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List of terms related to Eosin

Editor-In-Chief: C. Michael Gibson, M.S., M.D. [1]


Eosin Y
Eosin B

Eosin is a fluorescent acidic / negative compound that binds to and forms salts with basic, or eosinophilic, compounds containing positive charges (such as proteins that are basic / positive due to the presence of amino acid residues such as Arginine and Lysine) and stains them dark red or pink as a result of the actions of bromine on fluorescein. In addition to staining proteins in the cytoplasm, it can be used to stain collagen and muscle fibers for examination under the microscope. Structures that stain readily with eosin are termed eosinophilic.


The name Eosin comes from Eos, the Ancient Greek word for 'dawn' and the name of the Ancient Greek goddess of the dawn.


There are actually two very closely related compounds commonly referred to as eosin. Most often used is Eosin Y (also known as eosin Y ws, eosin yellowish, Acid Red 87, C.I. 45380, bromoeosine, bromofluoresceic acid, D&C Red No. 22); it has a very slightly yellowish cast. The other eosin compound is eosin B (eosin bluish, Acid Red 91, C.I. 45400, Saffrosine, Eosin Scarlet, or imperial red); it has a very faint bluish cast. The two dyes are interchangeable, and the use of one or the other is a matter of preference and tradition.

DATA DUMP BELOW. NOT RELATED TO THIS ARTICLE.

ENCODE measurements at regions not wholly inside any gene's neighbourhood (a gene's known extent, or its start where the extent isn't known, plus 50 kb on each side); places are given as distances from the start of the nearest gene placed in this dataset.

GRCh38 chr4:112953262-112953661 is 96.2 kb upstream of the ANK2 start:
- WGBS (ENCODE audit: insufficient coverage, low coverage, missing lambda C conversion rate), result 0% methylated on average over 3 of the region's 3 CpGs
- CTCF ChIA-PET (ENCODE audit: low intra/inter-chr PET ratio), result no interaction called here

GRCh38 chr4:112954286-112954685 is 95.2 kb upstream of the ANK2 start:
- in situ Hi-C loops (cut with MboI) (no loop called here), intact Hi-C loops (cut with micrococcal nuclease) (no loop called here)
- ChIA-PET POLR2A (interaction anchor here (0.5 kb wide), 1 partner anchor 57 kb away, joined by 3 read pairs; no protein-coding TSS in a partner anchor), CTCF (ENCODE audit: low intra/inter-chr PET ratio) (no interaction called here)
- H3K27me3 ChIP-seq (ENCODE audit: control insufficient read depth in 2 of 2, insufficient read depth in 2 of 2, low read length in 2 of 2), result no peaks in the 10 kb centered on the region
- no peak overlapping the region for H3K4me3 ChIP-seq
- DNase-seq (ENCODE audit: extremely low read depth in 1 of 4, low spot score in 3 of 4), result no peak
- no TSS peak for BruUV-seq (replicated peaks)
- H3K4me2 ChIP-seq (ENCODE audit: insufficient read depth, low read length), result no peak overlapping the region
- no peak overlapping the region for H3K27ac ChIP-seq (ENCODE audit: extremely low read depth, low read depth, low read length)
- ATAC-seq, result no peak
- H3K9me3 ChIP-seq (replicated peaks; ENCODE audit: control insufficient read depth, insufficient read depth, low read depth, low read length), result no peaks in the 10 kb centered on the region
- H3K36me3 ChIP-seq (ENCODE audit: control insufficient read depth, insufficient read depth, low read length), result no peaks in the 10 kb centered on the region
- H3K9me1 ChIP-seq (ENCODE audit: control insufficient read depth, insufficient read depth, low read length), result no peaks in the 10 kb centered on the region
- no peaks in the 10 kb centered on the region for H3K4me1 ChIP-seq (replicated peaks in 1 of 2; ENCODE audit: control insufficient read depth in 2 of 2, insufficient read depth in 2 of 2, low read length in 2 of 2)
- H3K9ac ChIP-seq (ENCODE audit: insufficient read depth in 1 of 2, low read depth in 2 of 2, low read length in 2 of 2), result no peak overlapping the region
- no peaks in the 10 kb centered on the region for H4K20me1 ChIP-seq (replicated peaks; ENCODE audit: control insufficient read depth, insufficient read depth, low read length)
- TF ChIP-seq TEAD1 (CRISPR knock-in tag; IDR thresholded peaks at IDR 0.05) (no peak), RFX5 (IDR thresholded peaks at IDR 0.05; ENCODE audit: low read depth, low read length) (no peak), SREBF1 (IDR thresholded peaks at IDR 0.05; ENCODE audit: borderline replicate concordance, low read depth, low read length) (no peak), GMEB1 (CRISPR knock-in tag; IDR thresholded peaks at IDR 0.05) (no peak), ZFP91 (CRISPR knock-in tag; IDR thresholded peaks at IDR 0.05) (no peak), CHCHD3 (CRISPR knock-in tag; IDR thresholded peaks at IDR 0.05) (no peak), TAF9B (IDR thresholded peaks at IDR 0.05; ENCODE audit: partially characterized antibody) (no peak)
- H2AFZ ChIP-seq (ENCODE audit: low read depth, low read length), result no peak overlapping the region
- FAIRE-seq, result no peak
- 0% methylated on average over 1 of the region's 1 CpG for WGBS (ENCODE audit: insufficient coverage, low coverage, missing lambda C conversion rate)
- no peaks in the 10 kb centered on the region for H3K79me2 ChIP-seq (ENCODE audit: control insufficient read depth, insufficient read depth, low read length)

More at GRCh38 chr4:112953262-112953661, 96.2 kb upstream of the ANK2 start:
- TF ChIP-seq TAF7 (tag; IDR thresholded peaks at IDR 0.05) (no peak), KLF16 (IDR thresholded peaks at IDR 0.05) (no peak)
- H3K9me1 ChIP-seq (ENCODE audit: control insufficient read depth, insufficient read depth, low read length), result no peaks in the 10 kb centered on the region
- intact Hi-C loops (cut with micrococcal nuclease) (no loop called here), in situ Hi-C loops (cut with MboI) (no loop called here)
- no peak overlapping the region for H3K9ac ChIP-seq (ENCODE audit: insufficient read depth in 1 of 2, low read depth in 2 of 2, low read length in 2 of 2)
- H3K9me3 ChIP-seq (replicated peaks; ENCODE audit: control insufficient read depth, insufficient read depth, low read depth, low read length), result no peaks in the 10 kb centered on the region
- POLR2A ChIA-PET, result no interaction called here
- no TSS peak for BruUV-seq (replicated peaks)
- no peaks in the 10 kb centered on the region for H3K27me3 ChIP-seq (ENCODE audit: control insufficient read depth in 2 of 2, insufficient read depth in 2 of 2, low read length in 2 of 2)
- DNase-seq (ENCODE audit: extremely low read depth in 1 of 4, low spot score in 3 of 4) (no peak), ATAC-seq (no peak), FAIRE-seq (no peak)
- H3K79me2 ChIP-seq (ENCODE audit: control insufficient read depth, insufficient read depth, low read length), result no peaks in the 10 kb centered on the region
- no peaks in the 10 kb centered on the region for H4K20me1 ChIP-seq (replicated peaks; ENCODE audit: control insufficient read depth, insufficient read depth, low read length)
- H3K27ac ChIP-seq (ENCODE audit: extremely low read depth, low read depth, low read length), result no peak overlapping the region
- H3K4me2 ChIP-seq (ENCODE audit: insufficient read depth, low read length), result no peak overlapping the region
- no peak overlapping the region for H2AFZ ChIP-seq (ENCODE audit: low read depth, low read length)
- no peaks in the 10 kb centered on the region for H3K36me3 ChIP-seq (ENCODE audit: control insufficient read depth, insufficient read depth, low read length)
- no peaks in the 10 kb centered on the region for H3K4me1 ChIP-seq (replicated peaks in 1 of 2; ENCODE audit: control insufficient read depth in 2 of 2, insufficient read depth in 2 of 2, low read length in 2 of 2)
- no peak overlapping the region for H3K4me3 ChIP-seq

Eosin Y is a tetrabromo derivative of fluorescein.[1] Eosin B is a dibromo dinitro derivative of fluorescein.[2]

Use in histology

Sample of a trachea coloured with hematoxylin and eosin.

Eosin is most often used as a counterstain to hematoxylin in H&E (haematoxylin and eosin) staining. H&E staining is one of the most commonly used techniques in histology. Tissue stained with haematoxylin and eosin shows cytoplasm stained pink-orange and nuclei stained darkly, either blue or purple. Eosin also stains red blood cells intensely red.

For staining, eosin Y is typically used in concentrations of 1 to 5 percent weight by volume, dissolved in water or ethanol.[3] For prevention of mold growth in aqueous solutions, thymol is sometimes added.[4] A small concentration (0.5 percent) of acetic acid usually gives a deeper red stain to the tissue.

It is listed as an IARC class 3 carcinogen.

See also


  • Jocelyn H. Bruce-Gregorios, M.D.: Histopathologic Techniques, JMC Press Inc., Quezon City, Philippines, 1974.

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